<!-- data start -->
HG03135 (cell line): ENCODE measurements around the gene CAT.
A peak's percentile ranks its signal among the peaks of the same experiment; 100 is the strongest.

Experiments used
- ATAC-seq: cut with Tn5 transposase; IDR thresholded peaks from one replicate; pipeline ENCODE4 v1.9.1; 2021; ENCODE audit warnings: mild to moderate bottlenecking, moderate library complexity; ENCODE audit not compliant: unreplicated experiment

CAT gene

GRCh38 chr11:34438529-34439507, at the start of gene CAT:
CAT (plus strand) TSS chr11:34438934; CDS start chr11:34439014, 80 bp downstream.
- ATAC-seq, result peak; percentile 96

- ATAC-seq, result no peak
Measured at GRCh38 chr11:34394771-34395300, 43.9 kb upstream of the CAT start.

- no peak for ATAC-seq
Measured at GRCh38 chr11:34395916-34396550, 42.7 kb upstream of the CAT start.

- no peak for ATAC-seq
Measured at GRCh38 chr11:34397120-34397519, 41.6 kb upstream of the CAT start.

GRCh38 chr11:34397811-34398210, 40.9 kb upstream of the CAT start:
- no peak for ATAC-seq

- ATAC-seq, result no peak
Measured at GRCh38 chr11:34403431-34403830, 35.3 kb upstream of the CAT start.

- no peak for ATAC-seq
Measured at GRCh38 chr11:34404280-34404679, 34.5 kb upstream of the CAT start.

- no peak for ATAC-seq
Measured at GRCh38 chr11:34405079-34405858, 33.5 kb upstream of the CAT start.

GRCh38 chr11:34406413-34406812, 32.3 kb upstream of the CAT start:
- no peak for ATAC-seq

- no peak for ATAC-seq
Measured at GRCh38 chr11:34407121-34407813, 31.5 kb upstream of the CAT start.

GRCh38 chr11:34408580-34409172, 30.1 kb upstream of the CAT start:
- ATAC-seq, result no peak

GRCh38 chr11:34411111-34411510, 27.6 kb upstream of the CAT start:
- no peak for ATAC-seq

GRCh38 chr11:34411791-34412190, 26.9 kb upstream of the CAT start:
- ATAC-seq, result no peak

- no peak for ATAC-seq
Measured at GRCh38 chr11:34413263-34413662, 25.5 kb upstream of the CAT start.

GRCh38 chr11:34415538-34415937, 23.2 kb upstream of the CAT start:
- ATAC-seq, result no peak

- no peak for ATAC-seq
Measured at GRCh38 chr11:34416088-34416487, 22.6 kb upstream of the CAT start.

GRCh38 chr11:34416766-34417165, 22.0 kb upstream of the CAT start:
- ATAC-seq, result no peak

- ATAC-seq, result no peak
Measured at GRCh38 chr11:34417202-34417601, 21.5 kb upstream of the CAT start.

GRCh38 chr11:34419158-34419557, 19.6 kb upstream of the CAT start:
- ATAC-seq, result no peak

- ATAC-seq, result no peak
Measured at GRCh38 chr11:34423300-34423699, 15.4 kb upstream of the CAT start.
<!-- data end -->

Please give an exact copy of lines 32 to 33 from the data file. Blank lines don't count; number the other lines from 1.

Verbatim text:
- ATAC-seq, result no peak

- no peak for ATAC-seq